I’ve been through this before, though, and I’m learning both how to handle the illness better (it recurs) and how to handle the business of staying out of trouble better (you need planning and resources)

But this time the experience got me thinking about other people.

Tourism is the darling of governments all over the world – especially in emerging economies where it’s expected to create jobs by the gazillion (and where they talk about things like ‘sustainable tourism.’ And I worry about that, too, because I don’t see the transport industry – which props up the tourism industry – as being particularly sustainable, what with the oil reserves running out and all. But that’s a discussion for another day).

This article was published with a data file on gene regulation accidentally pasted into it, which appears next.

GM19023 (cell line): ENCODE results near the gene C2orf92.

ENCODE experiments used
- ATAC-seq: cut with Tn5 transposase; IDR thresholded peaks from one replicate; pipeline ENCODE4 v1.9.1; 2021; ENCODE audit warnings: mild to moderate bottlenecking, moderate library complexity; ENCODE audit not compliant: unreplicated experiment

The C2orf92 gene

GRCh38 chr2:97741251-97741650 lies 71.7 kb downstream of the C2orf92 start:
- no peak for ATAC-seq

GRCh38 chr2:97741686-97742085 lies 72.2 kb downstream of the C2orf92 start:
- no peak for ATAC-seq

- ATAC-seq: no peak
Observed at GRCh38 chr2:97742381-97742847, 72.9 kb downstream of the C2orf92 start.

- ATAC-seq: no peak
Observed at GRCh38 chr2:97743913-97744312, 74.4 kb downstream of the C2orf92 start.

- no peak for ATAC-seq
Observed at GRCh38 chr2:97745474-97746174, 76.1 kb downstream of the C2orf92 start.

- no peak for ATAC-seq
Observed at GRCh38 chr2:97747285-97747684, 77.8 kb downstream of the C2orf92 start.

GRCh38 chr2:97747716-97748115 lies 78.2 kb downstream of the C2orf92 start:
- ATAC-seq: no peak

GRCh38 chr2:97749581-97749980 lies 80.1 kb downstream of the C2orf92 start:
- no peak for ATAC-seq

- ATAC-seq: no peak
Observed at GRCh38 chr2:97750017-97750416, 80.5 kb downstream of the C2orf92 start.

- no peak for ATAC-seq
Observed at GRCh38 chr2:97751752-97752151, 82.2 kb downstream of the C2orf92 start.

How many of the jobs which tourism creates are effectively one-person businesses? And what protection is there for them against their greatest enemy – their own indispensability? Especially in emerging economies?

Do you see why I’m spinning here? How do you even begin to address a question like that?

I trawled the net for answers – and in the process found (of course) some fascinating and useful sites (try http://www.propoortourism.org.uk for a mind-boggling array of research reports and case studies. And in case you didn’t know, the site tells us that “Pro-Poor Tourism is tourism that results in increased net benefits for poor people.” It’s a worthwhile resource for South Africans – who need to be sensitive to the rights and feelings of the poor and how ‘tourism development’ can impact positively or negatively on peoples’ lives. And on that note, you might also like to download the report Facilitating pro-poor tourism with the private sector: Lessons learned from ‘Pro-Poor Tourism Pilots in Southern Africa).

But I didn’t come up with any answers.